The Golden Age of Dutch art has inspired writers from Marcel Proust to Donna Tartt

Just as Tracy Chevalier pilfered Vermeer's 'Girl with a Pearl Earring' and Proust purloined the artist's 'View of Delft', so Donna Tartt appropriated Fabritius's 'The Goldfinch' – set to be Booker-longlisted this week – as her inspiration. But what is it about the Golden Age of Dutch art that so enthrals novelists? Boyd Tonkin travels to the Mauritshuis museum, home to these three masterpieces and many more, to see for himself
Tilbury in Essex has been transformed into Grimsby in Sacha Baron Cohen's production

What did Grimsby do to deserve Sacha Baron Cohen?

The creative elite has allegedly turned with vicious malice on the very people whom their artistic forefathers used to hail as decent and dauntless

The Last Lover by Can Xue, trans. Annelise Finegan Wasmoen, book review

While his wife Maria weaves intricate tapestries whose design feels like "dropping into an abyss", Joe manages the Rose Clothing Company in a Western nation known as "Country A".

Novelist David Mitchell has published a short story on Twitter

‘Cloud Atlas’ author David Mitchell unveils his latest story on Twitter

David Mitchell has taken to Twitter to publish a short piece of fiction in daily segments

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Day In a Page

Dress the Gaza situation up all you like, but the truth hurts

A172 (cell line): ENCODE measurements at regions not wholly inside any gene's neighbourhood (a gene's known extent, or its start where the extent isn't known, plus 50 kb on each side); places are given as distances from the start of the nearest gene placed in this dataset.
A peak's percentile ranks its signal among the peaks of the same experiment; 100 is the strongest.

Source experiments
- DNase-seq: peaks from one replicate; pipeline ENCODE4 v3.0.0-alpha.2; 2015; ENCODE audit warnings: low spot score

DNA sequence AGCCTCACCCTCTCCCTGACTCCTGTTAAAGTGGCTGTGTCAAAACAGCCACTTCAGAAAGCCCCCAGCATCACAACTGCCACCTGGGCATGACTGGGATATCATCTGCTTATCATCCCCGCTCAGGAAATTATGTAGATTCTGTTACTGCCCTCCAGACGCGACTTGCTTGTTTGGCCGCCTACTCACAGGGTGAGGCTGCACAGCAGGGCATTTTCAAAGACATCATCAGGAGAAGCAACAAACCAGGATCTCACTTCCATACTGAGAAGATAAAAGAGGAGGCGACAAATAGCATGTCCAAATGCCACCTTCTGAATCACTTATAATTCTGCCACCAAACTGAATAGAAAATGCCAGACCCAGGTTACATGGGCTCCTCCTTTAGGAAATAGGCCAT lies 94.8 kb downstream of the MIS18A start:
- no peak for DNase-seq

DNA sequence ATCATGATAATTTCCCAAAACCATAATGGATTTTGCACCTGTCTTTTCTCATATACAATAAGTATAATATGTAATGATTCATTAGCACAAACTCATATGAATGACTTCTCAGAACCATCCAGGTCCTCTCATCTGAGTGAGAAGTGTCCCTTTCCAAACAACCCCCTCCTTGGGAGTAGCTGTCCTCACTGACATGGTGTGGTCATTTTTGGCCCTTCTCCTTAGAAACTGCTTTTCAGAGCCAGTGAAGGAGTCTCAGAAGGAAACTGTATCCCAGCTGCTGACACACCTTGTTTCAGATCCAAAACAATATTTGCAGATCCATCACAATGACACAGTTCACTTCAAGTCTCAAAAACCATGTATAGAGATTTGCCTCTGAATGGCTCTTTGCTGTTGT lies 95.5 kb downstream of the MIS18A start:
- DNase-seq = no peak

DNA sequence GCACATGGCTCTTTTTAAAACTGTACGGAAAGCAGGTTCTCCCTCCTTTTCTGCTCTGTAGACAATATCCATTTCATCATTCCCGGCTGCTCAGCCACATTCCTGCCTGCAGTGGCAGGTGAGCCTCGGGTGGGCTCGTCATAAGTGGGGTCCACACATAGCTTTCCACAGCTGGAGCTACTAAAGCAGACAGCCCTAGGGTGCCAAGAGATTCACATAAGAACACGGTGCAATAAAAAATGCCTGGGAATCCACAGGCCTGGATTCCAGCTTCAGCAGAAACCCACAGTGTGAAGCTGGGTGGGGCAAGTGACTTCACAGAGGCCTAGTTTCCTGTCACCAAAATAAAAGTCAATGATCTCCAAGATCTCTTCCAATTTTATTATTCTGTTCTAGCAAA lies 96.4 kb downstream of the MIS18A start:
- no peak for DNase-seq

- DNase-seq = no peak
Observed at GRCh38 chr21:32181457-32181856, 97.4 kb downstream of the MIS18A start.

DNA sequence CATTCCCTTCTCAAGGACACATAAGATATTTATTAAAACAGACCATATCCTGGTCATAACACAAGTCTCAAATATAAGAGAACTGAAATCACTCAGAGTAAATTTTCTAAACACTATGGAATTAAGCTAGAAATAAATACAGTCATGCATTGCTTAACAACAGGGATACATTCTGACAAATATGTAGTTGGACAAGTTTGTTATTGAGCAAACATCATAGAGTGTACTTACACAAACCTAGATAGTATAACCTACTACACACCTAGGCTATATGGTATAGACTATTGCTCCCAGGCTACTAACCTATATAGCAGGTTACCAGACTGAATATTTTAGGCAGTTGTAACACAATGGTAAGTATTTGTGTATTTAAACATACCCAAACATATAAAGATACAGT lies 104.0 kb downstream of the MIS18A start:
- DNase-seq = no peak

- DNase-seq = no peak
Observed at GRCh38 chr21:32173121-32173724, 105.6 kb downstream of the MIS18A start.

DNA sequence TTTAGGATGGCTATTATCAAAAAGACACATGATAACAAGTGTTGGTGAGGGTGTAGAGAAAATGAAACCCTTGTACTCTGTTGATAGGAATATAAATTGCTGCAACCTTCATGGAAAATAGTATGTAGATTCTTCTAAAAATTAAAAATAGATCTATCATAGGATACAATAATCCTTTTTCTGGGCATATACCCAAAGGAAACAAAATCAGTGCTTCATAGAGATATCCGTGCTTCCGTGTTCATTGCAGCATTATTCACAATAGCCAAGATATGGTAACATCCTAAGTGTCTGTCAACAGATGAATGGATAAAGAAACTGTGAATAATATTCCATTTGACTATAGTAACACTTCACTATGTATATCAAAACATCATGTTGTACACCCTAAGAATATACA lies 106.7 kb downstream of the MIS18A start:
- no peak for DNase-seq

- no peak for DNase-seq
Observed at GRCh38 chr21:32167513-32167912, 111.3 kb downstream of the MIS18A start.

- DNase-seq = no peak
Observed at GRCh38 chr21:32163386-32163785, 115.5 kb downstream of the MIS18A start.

Robert Fisk on Gaza conflict

Dress the situation up all you like, but the truth hurts
Save the tiger: Tiger, tiger burning less brightly as numbers plummet

Tiger, tiger burning less brightly

When William Blake wrote his famous poem there were probably more than 100,000 tigers in the wild. These days they probably number around 3,200
5 News's Andy Bell retraces his grandfather's steps on the First World War battlefields

In grandfather's footsteps

5 News's political editor Andy Bell only knows his grandfather from the compelling diary he kept during WWI. But when he returned to the killing fields where Edwin Vaughan suffered so much, his ancestor came to life
Lifestyle guru Martha Stewart reveals she has flying robot ... to take photos of her farm

Martha Stewart has flying robot

The lifestyle guru used the drone to get a bird's eye view her 153-acre farm in Bedford, New York
Former Labour minister Meg Hillier has demanded 'pootling lanes' for women cyclists

Do women cyclists need 'pootling lanes'?